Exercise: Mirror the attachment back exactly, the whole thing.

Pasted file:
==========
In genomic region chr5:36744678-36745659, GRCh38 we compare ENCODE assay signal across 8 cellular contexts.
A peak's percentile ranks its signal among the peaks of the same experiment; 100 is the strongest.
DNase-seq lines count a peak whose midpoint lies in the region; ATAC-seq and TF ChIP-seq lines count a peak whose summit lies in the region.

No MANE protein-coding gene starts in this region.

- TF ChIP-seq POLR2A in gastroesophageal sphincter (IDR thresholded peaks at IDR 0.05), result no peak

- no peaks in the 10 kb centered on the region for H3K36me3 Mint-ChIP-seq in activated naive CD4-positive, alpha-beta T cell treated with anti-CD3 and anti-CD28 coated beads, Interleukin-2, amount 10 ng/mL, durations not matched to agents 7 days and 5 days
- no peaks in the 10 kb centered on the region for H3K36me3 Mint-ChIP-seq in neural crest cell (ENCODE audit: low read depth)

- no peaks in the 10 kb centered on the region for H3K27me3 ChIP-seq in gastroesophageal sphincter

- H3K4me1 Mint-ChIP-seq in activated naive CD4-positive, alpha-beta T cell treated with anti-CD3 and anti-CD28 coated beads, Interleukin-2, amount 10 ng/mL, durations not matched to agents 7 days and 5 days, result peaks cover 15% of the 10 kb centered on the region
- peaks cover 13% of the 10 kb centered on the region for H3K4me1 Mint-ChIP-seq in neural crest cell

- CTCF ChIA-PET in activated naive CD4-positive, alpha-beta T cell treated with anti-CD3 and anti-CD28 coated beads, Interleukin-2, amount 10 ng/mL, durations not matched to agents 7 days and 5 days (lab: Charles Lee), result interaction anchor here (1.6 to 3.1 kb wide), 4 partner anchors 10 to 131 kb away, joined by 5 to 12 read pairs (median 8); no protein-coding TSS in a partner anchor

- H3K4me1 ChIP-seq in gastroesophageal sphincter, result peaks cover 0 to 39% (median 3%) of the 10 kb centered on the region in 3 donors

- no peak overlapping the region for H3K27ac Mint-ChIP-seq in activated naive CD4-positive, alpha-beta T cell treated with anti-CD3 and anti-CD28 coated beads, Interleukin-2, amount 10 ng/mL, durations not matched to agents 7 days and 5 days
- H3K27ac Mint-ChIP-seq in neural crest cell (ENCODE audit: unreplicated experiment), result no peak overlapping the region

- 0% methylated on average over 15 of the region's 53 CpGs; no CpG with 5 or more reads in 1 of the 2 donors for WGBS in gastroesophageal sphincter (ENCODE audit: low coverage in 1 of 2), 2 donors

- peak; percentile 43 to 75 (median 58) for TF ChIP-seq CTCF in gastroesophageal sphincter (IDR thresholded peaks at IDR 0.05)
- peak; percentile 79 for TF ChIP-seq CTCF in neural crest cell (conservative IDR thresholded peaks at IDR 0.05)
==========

In genomic region chr5:36744678-36745659, GRCh38 we compare ENCODE assay signal across 8 cellular contexts.
A peak's percentile ranks its signal among the peaks of the same experiment; 100 is the strongest.
DNase-seq lines count a peak whose midpoint lies in the region; ATAC-seq and TF ChIP-seq lines count a peak whose summit lies in the region.

No MANE protein-coding gene starts in this region.

- TF ChIP-seq POLR2A in gastroesophageal sphincter (IDR thresholded peaks at IDR 0.05), result no peak

- no peaks in the 10 kb centered on the region for H3K36me3 Mint-ChIP-seq in activated naive CD4-positive, alpha-beta T cell treated with anti-CD3 and anti-CD28 coated beads, Interleukin-2, amount 10 ng/mL, durations not matched to agents 7 days and 5 days
- no peaks in the 10 kb centered on the region for H3K36me3 Mint-ChIP-seq in neural crest cell (ENCODE audit: low read depth)

- no peaks in the 10 kb centered on the region for H3K27me3 ChIP-seq in gastroesophageal sphincter

- H3K4me1 Mint-ChIP-seq in activated naive CD4-positive, alpha-beta T cell treated with anti-CD3 and anti-CD28 coated beads, Interleukin-2, amount 10 ng/mL, durations not matched to agents 7 days and 5 days, result peaks cover 15% of the 10 kb centered on the region
- peaks cover 13% of the 10 kb centered on the region for H3K4me1 Mint-ChIP-seq in neural crest cell

- CTCF ChIA-PET in activated naive CD4-positive, alpha-beta T cell treated with anti-CD3 and anti-CD28 coated beads, Interleukin-2, amount 10 ng/mL, durations not matched to agents 7 days and 5 days (lab: Charles Lee), result interaction anchor here (1.6 to 3.1 kb wide), 4 partner anchors 10 to 131 kb away, joined by 5 to 12 read pairs (median 8); no protein-coding TSS in a partner anchor

- H3K4me1 ChIP-seq in gastroesophageal sphincter, result peaks cover 0 to 39% (median 3%) of the 10 kb centered on the region in 3 donors

- no peak overlapping the region for H3K27ac Mint-ChIP-seq in activated naive CD4-positive, alpha-beta T cell treated with anti-CD3 and anti-CD28 coated beads, Interleukin-2, amount 10 ng/mL, durations not matched to agents 7 days and 5 days
- H3K27ac Mint-ChIP-seq in neural crest cell (ENCODE audit: unreplicated experiment), result no peak overlapping the region

- 0% methylated on average over 15 of the region's 53 CpGs; no CpG with 5 or more reads in 1 of the 2 donors for WGBS in gastroesophageal sphincter (ENCODE audit: low coverage in 1 of 2), 2 donors

- peak; percentile 43 to 75 (median 58) for TF ChIP-seq CTCF in gastroesophageal sphincter (IDR thresholded peaks at IDR 0.05)
- peak; percentile 79 for TF ChIP-seq CTCF in neural crest cell (conservative IDR thresholded peaks at IDR 0.05)